In 2012, President Obama introduced an immigration policy that allowed deferred action for certain undocumented immigrants who entered the United States as children. Deferred Action for Childhood Arrivals, or DACA, was enacted in August 2012.

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Although this program offers hope to immigrants who want to live and work in the United States, many do not understand its eligibility requirements. If you have questions about DACA or other deportation laws, contact the O’Brien Law Group.

Rusty O’Brien is a Louisville deferred action attorney who is fluent in Spanish. He has been helping families and individuals resolve their immigration concerns for more than a decade.

Call 502-400-7890 to schedule a consultation. You can also visit http://immigration.usattorneys.com/kentucky/ to learn more about immigration laws.

Here is a brief overview “deferred action” as the term relates to DACA:

What Is Deferred Action?

According to the Department of Homeland Security, deferred action is a limited and discretionary immigration benefit offered to certain individuals. The DHS can grant deferred action to people who are involved in removal proceedings, who are facing final orders of removal, or who have never faced removal proceedings.

Immigrants who receive deferred action status are eligible to apply for employment authorization. They are also in the United States under color of law, but there is no direct path to citizenship or permanent residence. The DHS may also revoke this status at any time.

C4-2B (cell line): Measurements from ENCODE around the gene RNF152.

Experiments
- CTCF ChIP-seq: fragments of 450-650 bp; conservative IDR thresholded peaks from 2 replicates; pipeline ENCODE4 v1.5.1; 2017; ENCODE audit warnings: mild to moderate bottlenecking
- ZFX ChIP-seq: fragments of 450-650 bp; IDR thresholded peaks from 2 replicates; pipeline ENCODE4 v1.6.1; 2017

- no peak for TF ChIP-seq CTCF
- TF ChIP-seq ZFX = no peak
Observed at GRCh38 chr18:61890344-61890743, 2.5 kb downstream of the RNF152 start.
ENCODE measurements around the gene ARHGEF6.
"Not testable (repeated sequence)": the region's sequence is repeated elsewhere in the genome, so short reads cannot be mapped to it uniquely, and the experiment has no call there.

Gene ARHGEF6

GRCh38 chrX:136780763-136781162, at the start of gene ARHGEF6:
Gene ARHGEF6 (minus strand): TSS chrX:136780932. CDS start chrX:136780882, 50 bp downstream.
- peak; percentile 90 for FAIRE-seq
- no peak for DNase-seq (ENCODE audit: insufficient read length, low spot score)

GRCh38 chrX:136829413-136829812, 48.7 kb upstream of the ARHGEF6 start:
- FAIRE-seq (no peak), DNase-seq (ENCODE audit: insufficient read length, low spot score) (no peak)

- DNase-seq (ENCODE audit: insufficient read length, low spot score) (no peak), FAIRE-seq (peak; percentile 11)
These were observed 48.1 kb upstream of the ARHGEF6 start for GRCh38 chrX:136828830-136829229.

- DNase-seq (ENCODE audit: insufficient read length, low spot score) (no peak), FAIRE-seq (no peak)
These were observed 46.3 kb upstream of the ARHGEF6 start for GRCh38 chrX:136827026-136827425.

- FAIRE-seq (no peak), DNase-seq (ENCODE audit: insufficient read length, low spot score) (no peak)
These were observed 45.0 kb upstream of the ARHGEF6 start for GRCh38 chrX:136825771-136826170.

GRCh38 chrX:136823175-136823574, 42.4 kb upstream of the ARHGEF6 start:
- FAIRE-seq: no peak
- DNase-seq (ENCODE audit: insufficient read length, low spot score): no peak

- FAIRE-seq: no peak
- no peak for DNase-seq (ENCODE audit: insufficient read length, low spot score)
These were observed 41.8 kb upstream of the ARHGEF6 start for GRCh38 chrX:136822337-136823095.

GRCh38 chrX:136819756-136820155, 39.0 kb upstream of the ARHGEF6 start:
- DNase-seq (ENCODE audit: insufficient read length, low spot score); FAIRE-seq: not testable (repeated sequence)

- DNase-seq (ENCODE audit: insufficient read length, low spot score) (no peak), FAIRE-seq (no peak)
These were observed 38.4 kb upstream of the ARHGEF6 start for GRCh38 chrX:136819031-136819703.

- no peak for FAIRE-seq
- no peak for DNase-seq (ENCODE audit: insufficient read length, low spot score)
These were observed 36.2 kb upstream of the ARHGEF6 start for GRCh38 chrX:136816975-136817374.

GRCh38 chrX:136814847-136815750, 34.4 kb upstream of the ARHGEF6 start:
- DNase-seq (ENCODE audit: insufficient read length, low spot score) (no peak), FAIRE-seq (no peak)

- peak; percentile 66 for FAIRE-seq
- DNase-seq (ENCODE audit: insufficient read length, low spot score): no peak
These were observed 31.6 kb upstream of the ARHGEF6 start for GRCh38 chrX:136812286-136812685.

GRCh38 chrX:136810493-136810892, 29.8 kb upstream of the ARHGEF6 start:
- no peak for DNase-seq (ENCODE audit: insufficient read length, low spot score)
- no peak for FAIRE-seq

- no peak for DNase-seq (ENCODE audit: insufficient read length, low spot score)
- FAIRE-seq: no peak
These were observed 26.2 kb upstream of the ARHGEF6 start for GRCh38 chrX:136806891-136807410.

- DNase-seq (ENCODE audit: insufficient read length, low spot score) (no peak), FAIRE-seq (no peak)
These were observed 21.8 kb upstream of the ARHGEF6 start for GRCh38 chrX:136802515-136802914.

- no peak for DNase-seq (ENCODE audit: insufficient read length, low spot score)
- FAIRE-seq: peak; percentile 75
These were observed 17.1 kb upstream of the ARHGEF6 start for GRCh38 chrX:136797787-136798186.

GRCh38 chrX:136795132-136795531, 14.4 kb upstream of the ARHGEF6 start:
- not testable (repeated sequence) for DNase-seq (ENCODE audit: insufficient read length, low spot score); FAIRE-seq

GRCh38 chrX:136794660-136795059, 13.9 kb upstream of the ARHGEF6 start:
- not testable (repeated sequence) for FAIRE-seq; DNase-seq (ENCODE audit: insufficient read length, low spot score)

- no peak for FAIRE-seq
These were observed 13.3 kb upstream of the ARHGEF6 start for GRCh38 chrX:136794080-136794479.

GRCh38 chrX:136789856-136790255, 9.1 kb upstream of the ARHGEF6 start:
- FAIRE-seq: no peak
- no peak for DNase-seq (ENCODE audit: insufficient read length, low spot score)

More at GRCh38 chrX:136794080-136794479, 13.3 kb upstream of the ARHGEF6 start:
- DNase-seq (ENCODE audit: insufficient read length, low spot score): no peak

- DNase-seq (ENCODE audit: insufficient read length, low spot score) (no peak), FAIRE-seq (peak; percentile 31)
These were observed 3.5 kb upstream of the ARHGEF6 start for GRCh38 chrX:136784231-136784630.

Who Is Eligible for Deferred Action?

According to ImmigrationEquality.org, there are several criteria that individuals must meet in order to apply for deferred action. They must:

  • Have been younger than 31 as of June 15, 2012;
  • Have entered the United States when they were younger than 16;
  • Have lived continuously in the United States from June 15, 2007 until present, with the possible exception of brief absences for humanitarian reasons;
  • Have entered the country without inspection or fell out of lawful status before June 15, 2012;
  • Have been physically present in the country on June 15, 2012;
  • And currently be in school, be a high school graduate, have obtained a GED, or been honorably discharged from the armed forces or coast guard.

The applicant must have no felony or significant misdemeanor convictions, and no more than three misdemeanors of any kind. For the purposes of the application, the DHS considers burglary, domestic violence, sexual abuse, unlawful possession of firearms, driving under the influence, and drug distribution to be significant misdemeanors.

Applicants must provide documents to prove all of the criteria above. They must also pass biometric and biographic background checks.

If you have questions about immigration, or if you think you may be eligible for deferred action under DACA, contact the O’Brien Law Group. As a Louisville deportation lawyer, Rusty O’Brien regularly represents clients before the Immigration Service, Immigration Courts, Board of Immigration Appeals, and numerous U.S. consulates and embassies abroad. He can help you avoid mistakes during the DACA application process. Schedule a consultation today by calling 502-400-7890.

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